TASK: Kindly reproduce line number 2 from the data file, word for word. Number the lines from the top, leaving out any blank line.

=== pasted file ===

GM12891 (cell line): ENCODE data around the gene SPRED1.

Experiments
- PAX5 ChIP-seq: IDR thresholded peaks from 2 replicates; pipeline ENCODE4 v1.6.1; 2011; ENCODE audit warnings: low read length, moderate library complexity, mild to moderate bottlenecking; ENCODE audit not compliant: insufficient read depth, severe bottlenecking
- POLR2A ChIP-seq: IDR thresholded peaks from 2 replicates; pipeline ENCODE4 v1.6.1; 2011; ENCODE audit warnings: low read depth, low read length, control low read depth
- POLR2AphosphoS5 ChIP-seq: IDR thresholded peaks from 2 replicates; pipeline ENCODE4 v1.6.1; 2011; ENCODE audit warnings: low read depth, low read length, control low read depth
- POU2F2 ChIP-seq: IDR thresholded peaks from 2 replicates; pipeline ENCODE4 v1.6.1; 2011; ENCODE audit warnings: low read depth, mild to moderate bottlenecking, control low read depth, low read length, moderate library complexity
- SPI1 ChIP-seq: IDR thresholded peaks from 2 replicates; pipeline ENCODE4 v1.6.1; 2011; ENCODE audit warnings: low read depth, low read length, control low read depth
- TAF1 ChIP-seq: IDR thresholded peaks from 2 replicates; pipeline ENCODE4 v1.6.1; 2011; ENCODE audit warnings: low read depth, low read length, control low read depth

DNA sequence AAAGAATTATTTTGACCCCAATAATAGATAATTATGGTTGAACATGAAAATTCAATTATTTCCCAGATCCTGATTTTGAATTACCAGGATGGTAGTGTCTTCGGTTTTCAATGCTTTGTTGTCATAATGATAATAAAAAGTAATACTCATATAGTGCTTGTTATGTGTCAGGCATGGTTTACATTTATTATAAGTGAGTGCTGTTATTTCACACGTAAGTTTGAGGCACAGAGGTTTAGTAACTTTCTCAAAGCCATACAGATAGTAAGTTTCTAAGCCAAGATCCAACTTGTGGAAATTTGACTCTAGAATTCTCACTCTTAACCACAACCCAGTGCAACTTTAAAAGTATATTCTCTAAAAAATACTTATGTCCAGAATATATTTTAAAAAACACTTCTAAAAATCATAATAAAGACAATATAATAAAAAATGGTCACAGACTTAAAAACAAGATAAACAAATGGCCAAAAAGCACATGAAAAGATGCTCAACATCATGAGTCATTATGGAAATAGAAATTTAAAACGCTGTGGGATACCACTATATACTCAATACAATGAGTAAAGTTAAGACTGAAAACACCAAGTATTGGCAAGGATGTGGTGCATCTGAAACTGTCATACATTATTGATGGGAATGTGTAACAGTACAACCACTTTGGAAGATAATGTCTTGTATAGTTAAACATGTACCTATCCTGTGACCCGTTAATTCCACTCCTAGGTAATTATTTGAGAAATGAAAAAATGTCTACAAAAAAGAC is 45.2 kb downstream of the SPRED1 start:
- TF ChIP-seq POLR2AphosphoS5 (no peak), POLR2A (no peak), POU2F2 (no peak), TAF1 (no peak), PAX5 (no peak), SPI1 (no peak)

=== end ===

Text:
Experiments